About that time, the drunken Doc Josiah Boone (Thomas Mitchell) is being evicted. Dallas ask for his help but instead the pair walk across the road to saloon to wait for the stage followed by the church ladies as “Shall We Gather at the River” is piped in the soundtrack. Boone gets right into Peacock’s whiskey samples.

Lucy is already snotting up at Dallas. A cavalry patrol comes in led by Lt. Blanchard (Tim Holt). He lets them know Geronimo is about and says they will escort them to Dry Fork where another escort is to be waiting. Hatfield joins the stage and says he will protect Lucy. At the edge of town banker Gatewood flags them down and gets aboard, of course he has the $50,000 in a small bag. Gatewood says he got a message from Lordsburg although the telegraph line was down.

Buck says he only took the job 10 years ago so he could marry his Mexican girlfriend. He has to take care of her whole family. You will see this theme again with Andy Devine in about three more episodes. Marshall Curley is suspicious of Gatewood.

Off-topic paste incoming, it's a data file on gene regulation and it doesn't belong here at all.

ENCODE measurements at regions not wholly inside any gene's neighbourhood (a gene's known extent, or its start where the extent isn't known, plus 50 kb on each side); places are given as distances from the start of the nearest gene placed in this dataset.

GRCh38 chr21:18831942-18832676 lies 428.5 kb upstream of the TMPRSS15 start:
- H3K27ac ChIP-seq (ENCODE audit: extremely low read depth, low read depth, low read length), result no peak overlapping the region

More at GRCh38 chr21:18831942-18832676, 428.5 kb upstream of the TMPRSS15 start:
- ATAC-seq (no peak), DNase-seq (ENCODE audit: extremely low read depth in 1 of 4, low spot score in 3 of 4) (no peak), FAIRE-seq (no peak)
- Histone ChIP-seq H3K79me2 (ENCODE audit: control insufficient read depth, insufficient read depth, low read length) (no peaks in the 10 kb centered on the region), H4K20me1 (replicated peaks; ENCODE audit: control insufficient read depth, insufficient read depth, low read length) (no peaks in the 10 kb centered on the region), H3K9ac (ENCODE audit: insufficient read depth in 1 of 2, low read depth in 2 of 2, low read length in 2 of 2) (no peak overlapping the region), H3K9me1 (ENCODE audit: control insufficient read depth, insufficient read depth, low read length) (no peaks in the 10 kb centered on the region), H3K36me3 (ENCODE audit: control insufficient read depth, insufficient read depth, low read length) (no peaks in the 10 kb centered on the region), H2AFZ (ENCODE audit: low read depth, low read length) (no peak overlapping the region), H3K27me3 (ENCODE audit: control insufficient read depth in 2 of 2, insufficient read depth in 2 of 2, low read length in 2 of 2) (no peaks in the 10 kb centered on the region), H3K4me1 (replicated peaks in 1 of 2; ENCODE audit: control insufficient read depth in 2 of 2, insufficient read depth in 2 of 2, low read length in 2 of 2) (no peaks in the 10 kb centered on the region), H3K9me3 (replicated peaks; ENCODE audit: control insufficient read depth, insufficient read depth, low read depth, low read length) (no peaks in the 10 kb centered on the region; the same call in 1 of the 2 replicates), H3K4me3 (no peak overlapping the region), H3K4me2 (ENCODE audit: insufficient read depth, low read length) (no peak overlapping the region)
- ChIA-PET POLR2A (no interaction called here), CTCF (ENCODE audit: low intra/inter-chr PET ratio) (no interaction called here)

The Ringo Kid (John Wayne) fires a gun to flag the stage down because his horse has gone lame. Curley, although a friend of the Kid, arrests him. Easiest capture ever. Curley and Buck talk about what a great guy Ringo is. Boone knows Ringo’s family and mentions being discharged from the Army after the “War of the Rebellion.” Hatfield chimes in saying you mean the “War for the Southern Confederacy.” I thought it was called the “War of Northern Aggression” or the “Late Unpleasantness” in formal company. Curley makes small talk with Buck about how much he likes the Kid and how he use to ride with his dad.